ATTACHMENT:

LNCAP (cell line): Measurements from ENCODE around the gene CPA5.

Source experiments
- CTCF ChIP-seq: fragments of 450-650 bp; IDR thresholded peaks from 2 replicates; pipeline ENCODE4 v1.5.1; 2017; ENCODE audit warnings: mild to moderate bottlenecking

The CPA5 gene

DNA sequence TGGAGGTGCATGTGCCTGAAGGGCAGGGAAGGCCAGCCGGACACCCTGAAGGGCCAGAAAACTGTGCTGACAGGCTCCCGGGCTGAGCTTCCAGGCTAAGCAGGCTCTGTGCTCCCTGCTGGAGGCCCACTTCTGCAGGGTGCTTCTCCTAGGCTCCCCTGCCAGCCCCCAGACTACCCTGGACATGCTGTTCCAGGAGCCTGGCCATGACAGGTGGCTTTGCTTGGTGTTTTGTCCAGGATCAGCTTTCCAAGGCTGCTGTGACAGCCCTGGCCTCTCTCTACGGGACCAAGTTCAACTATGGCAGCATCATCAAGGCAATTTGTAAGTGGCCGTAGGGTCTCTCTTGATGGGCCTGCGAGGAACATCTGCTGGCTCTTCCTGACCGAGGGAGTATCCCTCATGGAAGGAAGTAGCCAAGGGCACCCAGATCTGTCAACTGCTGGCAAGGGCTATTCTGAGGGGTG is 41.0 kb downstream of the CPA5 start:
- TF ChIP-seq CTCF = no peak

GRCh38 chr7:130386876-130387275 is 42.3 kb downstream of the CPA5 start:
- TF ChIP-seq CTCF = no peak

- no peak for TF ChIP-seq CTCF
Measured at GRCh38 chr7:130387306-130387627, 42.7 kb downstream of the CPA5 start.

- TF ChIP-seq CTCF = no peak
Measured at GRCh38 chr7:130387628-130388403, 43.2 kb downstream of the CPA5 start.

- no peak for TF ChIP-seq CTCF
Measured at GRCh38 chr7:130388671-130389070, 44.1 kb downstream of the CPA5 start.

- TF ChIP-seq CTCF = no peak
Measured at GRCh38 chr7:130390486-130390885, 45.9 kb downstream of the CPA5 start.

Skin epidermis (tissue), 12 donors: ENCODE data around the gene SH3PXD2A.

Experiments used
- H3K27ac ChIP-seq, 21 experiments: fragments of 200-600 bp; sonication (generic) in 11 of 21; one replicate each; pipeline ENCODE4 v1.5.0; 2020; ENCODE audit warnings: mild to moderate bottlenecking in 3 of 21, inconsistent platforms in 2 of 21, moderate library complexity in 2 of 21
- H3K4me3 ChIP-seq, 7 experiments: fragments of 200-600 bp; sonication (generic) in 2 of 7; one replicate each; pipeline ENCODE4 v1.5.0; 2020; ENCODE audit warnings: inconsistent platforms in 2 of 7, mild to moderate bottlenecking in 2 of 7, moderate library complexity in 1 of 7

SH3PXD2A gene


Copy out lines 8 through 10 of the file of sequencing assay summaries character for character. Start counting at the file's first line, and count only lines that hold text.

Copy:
- TF ChIP-seq CTCF = no peak

- no peak for TF ChIP-seq CTCF
Measured at GRCh38 chr7:130387306-130387627, 42.7 kb downstream of the CPA5 start.